This free autism-friendly workshop introduces students eight and
up to foundational coding concepts through the Harry Potter Kano Coding Kit
wand, drag-and-drop coding, and Harry Potter spell motions, creatures, and
artefacts. Alternate activities allow a broad level of participation, and
parents are welcome to join with their child.
The parent, legal guardian, or authorized adult
caregiver of every workshop participant under 17 years of age must sign a
Participation Agreement upon arrival and remain in Microsoft Store for the
duration of the event.
As many folks in my community may already be aware, I’ve been building chatbots with my team, using the Microsoft Bot Framework, a lot lately. In doing so, we’ve encountered a common issue across multiple clients.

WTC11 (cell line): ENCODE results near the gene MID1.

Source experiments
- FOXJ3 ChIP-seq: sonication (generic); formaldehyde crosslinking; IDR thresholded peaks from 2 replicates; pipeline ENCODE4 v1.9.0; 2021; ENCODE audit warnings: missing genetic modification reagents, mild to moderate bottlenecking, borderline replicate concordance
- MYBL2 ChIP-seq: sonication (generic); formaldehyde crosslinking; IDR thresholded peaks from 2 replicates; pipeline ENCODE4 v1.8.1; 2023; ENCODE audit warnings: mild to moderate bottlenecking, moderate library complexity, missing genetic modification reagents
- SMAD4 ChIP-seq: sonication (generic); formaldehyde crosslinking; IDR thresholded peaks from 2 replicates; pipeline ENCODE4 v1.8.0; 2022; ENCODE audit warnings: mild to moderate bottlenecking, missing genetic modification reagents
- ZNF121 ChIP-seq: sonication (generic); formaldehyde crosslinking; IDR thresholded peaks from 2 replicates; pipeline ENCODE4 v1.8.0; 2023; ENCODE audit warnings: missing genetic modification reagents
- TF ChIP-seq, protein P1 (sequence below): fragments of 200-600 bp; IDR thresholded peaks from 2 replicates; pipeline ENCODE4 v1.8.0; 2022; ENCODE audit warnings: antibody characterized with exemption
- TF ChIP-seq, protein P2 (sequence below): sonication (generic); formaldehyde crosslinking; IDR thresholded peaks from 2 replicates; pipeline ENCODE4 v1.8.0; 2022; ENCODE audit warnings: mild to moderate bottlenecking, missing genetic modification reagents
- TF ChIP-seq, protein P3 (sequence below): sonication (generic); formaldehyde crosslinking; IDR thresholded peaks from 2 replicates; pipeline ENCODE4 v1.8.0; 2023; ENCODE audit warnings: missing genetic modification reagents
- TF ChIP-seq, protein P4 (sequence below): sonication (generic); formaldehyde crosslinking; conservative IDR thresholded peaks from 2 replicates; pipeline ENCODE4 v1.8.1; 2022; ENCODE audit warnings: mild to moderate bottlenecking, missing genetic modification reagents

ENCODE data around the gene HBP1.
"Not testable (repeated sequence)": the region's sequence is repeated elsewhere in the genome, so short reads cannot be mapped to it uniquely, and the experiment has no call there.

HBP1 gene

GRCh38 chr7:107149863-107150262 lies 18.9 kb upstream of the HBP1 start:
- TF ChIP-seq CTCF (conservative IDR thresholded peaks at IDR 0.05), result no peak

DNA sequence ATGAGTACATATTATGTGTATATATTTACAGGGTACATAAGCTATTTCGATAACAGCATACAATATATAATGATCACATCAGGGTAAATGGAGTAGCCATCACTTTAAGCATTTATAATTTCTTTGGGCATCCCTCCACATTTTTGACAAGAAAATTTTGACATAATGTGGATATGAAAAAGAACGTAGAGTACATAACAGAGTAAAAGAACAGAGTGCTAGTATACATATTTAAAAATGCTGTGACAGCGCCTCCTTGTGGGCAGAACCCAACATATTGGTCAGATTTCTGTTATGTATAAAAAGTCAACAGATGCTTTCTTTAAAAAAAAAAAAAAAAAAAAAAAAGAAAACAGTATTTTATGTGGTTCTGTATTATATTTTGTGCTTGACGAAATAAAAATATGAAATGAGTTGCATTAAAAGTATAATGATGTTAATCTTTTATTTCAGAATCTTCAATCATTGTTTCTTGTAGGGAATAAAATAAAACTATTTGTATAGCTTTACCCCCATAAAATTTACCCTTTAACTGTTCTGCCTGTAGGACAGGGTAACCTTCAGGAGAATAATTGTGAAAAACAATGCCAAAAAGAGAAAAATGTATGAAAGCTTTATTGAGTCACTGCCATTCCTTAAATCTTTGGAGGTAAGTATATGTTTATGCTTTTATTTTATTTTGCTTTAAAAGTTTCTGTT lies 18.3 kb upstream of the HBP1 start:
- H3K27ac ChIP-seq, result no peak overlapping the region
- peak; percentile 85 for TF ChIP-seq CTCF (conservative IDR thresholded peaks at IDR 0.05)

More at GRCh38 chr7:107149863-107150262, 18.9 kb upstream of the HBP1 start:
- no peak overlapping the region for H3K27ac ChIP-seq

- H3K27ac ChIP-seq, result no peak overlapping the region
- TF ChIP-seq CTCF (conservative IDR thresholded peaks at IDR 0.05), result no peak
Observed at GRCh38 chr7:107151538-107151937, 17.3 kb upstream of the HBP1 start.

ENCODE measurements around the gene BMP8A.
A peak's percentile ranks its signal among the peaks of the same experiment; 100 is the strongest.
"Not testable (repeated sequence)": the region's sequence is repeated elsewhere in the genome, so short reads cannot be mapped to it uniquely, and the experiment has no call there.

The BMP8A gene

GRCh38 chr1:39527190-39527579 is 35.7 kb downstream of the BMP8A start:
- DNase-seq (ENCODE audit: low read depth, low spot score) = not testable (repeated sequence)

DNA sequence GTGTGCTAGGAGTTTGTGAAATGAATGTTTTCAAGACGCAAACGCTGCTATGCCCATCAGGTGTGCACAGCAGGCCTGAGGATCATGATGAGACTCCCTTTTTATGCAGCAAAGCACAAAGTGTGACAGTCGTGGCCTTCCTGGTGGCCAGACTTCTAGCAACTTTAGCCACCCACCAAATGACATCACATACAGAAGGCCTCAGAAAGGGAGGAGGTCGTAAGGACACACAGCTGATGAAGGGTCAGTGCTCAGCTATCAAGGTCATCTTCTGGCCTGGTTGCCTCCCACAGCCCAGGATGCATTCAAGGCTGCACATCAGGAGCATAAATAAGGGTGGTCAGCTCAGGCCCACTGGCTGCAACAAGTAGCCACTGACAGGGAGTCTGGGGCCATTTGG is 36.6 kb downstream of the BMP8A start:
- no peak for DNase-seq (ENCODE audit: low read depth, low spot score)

While many peolpe are worrying about lofty issues around artificial intelligence like security, privacy, and ethics (all worthy to be sure), I’m considering something more pragmatic here. Folks go into a cognitive agent build without considering content, how it relates to AI and AI development, and how to manage it. While some of my clients with more mature projects have taken a crack at resolving this issue with custom solutions, these custom solutions are often resource intensive, fail to consider all the business requriements, and end up becoming an unnecessary bottleneck to further development. Worse, waiting till a project phase-2 or phase-3 to address it compounds the trouble.